Our first day I received this Giving Key bracelet, engraved with the word, "Fearless", signifying a promotion to Level 2 educator along with some of my favorite team members. I've had such a great experience working with Kérastase and it was really humbling and meaningful to me to move up and help facilitate teaching the training for the first time, though there were a few styles I was so immediately obsessed with I was itching to get my own hands in the hair! Patience, cray cray. 

Our gorgeous studio overlooking the Hudson river

The air thick with talent and hairspray!

I couldn't agree more, Mr. Steinbeck.

TECH Artist Sarah Day's beautiful sewn-in finger wave, from our amazing "Needle and Thread" sewing class. This was when my crazy side really started to set in. When our Artistic Director Nina Dimachki was showing how to sew this look into place, which I have attempted before less successfully in the past without a stitch that brilliantly encouraged the direction of the wave the way this one does, I was desperately holding back my 4th grade teacher's-pet self from shouting, "You're amazing!" Must. control. the cray.

Luxelab's new addition to the Kerastase team,  Tiffany from our Pasadena salon!

Dressing like Audrey for our icon costume party, "Decades and Do's". I
never in my life considered having baby bangs or a pixie until this night. 

If I had known Craig was doing Marilyn, I would have gone Dita!

I learned nothing freaks people out more than a random head in an airport. I must have looked like such a little goth high school nightmare, with my all black outfit, red lipstick and clutching a head by the hair. Got upgraded though, so it'll probably happen again.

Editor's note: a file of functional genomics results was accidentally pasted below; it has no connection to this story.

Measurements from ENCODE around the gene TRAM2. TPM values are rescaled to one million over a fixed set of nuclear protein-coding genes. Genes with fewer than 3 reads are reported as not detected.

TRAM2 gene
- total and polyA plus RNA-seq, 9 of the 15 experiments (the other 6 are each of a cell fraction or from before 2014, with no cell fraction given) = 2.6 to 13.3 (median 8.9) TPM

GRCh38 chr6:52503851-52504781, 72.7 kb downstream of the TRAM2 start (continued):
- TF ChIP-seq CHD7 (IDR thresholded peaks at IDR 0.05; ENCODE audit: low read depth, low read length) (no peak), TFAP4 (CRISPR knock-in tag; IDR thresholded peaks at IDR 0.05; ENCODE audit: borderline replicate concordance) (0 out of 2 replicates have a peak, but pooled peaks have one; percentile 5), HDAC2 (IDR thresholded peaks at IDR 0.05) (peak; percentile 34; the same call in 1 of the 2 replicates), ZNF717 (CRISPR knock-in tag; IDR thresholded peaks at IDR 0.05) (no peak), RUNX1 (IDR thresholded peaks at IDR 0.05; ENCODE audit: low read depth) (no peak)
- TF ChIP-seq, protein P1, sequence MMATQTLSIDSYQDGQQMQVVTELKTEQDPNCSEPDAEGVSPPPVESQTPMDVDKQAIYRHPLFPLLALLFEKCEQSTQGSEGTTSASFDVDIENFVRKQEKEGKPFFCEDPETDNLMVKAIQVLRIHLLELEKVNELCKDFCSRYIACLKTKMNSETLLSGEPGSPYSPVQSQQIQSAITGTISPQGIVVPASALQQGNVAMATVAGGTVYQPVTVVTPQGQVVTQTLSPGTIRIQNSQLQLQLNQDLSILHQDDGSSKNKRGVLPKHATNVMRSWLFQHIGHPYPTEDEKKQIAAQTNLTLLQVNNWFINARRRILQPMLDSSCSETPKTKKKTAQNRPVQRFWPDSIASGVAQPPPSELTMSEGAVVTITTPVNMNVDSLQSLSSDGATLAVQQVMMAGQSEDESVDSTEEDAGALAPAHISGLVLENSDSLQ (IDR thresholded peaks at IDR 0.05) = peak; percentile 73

All in all, it was an amazing, exhausting, wonderful trip that made me excited for this year and everything I get to teach, and everything I have yet to learn. It was such a whirlwind of work and energy, and when I got home I found myself really grateful for all of my opportunities, but also for living in LA and loving the stylists I work with everyday, not just the ones I visit throughout the year. The next weekend, while NYC was gearing up for the second Polar Vortex, I went beach camping and witnessed the most incredible January weather/sunset, and 2014 seemed very promising.

Thursday, January 9, 2014

Dr. Sill's Office

When I went to Cosmetology school I told my parents I wanted to someday open up a salon that did hair and therapy. (‘Hairapy” it would be called, duhhh.) It seemed just LA enough to succeed- I pictured a spiraling starlet ripping out her extra-long extensions mid-session in distress and then immediately getting them redone, toy dog in lap, without the paparazzi outside any wiser. Now it’s pretty clear to me that this idea was just my chance to do what I had always secretly wanted to do for a living while pretending to combine the academic path I had always expected myself to take. As soon as I got into training as a stylist any other career ideas went straight out the window, though. Apparently it’s illegal to touch someone while you’re giving them therapy anyway, or something like that. I’ve clearly been very heavily researching.

Every female stylist has certain clients we regularly life-coach, advise, or encourage. (Male stylists, especially if they’re straight, can escape from much of this, although I’m sure have to deal with crazy in other ways. ) It becomes part of your relationship, and also part of what makes you irreplaceable to them. I originally wanted to be a marriage counselor, but was tired of school after I got my BA, so it’s appropriate that I found a way to still help people work out their problems and give advice that doesn’t have to be founded on anything but my still fairly ignorant gut opinion. Take that, Psychology Masters degree I thought about getting.